What is the Metaverse?
Although Metaverse has been the talk in the last two years, the idea has been around for quite some time. The ‘Snow Crash novel, authored by Neil Stephenson in 1992, talks about the concept. Movies like Inception and The Matrix, programs such as Tron (virtual dystopia), and Star Trek (holodeck) communicate about Metaverse. Additionally, the concept is rife in the gaming world. It’s gaining popularity because imagination or fiction is slowly becoming a reality.
The Metaverse concept is a decentralized virtual space that allows users to interact just like they would in the real world. Picture yourself visiting a virtual theme park and the experience feeling realistic, or being able to read an online article but having a similar background like reading a physical book? Metaverse relies on 3D objects, and being virtual, it supports seamless interaction and communication from anywhere as long as there is internet connectivity.
The following are the characteristics of the Metaverse:
- A shared virtual environment
- It relies on AR, VR, and blockchain technology
- The internet’s purpose is to access the virtual space
- It’s not a monolith; instead, it has a democratized architecture with many developers and inventors working together
What does the Metaverse support?
The concept offers a range of services to users, including the following:
– Supports online virtual gaming
– A platform for virtual concerts
– Creating and trading in digital assets/property
– Social media and chat support
– Virtual currency, such as Cryptocurrency
Preparedness for everyday and unique scenarios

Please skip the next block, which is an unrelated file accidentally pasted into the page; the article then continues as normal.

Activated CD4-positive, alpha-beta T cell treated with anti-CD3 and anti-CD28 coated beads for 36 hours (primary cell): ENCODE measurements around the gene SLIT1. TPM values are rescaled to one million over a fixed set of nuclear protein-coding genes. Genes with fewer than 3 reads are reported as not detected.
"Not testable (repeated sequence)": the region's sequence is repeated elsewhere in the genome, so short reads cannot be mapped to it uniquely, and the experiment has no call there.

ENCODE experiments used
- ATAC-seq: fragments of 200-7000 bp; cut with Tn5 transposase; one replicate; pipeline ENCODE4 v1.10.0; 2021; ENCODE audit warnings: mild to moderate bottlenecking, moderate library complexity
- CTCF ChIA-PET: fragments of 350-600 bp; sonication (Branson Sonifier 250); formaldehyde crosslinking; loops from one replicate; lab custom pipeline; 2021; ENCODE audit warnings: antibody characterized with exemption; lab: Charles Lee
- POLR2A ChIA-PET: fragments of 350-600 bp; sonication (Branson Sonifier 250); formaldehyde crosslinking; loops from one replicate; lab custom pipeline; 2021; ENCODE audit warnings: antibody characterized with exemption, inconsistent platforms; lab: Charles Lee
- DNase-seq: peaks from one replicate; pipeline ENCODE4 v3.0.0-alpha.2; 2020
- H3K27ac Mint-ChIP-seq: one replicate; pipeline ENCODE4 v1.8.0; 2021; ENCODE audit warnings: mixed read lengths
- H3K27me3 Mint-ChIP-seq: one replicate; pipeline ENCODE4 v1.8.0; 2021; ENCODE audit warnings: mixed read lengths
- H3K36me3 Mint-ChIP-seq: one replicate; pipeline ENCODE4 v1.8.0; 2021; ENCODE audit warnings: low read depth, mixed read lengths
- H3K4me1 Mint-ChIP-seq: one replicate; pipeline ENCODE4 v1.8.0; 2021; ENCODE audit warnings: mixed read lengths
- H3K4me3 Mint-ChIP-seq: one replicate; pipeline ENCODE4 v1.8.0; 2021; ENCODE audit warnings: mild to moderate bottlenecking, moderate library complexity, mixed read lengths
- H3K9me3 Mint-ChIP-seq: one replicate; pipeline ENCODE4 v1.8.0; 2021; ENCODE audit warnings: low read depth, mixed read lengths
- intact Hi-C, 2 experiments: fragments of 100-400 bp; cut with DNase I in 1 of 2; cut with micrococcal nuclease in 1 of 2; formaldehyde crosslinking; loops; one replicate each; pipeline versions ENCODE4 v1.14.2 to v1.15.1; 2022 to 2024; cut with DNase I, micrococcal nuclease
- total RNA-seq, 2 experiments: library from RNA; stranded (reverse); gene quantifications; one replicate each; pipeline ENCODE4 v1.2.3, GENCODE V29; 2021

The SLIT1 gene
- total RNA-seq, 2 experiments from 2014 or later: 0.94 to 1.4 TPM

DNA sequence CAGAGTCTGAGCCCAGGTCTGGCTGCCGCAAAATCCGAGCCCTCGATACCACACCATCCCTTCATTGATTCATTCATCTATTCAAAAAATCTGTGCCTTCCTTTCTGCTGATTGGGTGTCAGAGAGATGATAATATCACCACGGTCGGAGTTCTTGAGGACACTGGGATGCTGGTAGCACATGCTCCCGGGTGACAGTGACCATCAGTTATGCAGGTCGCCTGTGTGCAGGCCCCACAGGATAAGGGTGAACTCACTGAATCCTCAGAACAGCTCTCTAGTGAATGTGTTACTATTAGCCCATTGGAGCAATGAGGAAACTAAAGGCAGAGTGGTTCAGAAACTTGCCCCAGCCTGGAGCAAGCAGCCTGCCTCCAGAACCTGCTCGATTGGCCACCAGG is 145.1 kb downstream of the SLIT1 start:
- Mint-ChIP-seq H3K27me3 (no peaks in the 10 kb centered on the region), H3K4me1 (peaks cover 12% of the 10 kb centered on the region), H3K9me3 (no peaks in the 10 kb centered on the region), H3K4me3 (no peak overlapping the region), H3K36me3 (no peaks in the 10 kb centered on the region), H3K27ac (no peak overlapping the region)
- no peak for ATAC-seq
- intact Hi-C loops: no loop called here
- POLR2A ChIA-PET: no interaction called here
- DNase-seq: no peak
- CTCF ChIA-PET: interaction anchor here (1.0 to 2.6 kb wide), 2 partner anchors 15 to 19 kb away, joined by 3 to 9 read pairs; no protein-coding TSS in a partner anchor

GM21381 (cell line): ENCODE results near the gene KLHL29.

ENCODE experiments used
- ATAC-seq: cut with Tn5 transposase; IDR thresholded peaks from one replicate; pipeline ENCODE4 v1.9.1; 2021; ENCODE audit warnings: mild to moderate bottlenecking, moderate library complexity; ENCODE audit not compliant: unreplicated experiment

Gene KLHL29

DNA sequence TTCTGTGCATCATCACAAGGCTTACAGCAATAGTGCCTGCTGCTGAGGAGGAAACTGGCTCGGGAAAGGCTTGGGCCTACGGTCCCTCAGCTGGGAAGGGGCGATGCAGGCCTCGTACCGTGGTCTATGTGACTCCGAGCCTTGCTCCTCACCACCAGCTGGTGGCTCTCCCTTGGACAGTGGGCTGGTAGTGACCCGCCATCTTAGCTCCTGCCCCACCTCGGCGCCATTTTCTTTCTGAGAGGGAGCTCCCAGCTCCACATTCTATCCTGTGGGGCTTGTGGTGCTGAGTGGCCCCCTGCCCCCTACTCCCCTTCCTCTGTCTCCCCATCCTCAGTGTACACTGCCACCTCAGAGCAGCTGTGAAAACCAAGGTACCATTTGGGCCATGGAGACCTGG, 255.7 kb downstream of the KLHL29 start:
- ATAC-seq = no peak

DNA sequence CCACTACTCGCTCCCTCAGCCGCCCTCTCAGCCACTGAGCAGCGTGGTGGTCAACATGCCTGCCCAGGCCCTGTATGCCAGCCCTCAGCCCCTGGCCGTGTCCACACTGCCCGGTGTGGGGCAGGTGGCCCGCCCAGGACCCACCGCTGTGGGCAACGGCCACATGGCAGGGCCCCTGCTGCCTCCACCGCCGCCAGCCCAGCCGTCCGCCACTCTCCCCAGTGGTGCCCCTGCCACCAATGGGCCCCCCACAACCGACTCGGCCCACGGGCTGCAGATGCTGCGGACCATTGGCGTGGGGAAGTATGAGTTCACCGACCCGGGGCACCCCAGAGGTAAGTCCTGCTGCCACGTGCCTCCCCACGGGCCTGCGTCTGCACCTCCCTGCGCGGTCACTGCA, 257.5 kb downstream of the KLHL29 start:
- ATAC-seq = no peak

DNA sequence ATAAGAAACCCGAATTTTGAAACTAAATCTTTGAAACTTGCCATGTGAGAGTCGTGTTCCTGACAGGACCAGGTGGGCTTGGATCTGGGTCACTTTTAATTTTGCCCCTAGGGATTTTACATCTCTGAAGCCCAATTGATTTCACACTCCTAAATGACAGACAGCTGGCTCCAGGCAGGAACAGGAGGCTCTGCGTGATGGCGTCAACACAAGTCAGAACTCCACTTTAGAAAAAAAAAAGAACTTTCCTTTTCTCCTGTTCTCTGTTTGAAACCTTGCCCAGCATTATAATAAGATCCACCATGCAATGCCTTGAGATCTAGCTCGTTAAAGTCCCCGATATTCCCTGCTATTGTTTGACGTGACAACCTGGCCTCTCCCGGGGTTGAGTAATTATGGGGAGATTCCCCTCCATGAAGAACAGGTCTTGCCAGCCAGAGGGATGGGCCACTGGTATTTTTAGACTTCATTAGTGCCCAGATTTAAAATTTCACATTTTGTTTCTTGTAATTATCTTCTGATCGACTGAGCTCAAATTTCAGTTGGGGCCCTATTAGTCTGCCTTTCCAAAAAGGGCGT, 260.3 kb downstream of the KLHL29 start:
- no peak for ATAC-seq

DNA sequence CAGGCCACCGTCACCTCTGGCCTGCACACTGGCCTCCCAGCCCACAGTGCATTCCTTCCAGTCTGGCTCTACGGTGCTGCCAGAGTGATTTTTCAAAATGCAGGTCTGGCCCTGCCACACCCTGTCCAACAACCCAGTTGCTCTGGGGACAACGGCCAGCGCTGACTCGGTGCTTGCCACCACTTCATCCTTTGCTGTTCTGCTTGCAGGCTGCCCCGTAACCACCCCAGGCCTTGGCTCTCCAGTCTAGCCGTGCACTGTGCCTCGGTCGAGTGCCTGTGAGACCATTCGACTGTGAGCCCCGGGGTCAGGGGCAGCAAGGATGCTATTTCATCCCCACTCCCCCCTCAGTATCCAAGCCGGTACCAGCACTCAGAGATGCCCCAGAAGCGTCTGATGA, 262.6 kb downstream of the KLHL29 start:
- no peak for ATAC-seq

While traditional helps instill the best practice, the real-world experience will be unique. Unfamiliarity with such a situation puts the law enforcer and other people at risk. And with the high cost of training and time limitations, it’s a challenge to provide intense or refresher training.
Metaverse training overcomes such challenges easily. It’s possible to recreate/ simulate any situation and develop the most feasible solution. Trainers and trainees have no limitations in the number of simulations.
Safe and realistic
Virtual reality provides a much safer environment for police to train. A user can learn how best to deal with a situation through simulation. For example, rather than putting their lives at risk in case of dealing with an armed assailant or handling an explosive, the trainer/ trainee recreates a possible scenario. The 3D aspect brings out a realistic experience that’s more user-friendly.
Decreased cost to train
Most police foundations agree on the high cost of training law enforcers—purchasing equipment, hiring many trainers, and commuting to a training ground. Physical dummies get old or damaged and require replacing quite often. Accidents do occur, and this pushes the costs higher.
With Metaverse, everything is done virtually and looks and feels as natural as possible. The force won’t need to purchase or replace damaged equipment. Moreover, the training happens virtually hence available anywhere in the world. There is no need for commuting or traveling. The lower cost of training also saves time.